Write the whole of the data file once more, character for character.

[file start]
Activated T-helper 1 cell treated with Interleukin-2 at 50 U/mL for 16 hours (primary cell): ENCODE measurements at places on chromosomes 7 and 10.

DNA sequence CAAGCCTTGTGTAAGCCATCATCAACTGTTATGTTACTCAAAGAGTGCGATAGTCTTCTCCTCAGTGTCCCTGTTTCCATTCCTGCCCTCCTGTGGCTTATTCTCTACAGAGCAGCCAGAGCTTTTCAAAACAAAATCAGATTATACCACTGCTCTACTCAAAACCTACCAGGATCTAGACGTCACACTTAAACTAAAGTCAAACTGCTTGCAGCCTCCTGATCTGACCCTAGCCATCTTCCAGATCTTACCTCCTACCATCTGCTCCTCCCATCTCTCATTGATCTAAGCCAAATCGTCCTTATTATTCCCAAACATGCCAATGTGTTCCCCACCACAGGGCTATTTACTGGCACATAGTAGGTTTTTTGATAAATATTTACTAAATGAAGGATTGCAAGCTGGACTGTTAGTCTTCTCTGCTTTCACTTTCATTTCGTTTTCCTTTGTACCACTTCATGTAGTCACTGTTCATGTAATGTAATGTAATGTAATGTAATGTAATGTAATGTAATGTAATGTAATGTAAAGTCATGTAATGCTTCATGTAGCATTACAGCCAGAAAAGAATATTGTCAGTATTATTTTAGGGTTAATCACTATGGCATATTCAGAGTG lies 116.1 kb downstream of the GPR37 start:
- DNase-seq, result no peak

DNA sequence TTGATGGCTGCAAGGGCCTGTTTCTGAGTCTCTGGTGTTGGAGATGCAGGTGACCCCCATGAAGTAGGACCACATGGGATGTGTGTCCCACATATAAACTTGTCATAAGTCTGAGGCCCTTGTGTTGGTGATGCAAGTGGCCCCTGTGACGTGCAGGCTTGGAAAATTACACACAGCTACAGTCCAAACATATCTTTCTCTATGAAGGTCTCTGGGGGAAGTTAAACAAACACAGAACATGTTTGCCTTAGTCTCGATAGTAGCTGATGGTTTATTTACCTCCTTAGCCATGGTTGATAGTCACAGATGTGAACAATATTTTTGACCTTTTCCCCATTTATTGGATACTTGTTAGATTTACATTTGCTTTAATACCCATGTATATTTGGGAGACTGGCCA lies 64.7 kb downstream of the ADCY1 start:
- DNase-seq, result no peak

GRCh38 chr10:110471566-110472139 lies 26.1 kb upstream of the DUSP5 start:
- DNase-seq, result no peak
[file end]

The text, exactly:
Activated T-helper 1 cell treated with Interleukin-2 at 50 U/mL for 16 hours (primary cell): ENCODE measurements at places on chromosomes 7 and 10.

DNA sequence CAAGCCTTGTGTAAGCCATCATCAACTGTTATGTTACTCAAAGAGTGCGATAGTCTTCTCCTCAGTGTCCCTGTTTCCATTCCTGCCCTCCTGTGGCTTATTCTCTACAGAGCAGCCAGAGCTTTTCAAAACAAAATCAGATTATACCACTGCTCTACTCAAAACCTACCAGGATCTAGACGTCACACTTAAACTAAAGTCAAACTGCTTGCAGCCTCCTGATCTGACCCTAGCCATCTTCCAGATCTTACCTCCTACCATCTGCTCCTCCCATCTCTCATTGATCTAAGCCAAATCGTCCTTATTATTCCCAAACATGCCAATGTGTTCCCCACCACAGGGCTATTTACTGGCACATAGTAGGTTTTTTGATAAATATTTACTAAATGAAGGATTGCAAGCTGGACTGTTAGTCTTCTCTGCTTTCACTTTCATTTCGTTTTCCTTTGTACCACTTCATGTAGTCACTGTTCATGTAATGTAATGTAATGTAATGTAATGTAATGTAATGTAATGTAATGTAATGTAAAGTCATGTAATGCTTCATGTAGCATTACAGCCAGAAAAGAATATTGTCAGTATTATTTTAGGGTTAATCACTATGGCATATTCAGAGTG lies 116.1 kb downstream of the GPR37 start:
- DNase-seq, result no peak

DNA sequence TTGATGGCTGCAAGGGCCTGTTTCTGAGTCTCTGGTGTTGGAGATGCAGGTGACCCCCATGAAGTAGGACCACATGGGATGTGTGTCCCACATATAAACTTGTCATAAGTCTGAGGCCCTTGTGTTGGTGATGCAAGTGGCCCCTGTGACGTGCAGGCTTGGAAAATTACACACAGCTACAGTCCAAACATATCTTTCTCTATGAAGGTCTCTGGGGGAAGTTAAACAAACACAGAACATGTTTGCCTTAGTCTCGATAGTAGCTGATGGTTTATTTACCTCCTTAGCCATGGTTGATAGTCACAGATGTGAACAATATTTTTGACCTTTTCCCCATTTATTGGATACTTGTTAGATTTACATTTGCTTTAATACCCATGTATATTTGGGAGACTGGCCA lies 64.7 kb downstream of the ADCY1 start:
- DNase-seq, result no peak

GRCh38 chr10:110471566-110472139 lies 26.1 kb upstream of the DUSP5 start:
- DNase-seq, result no peak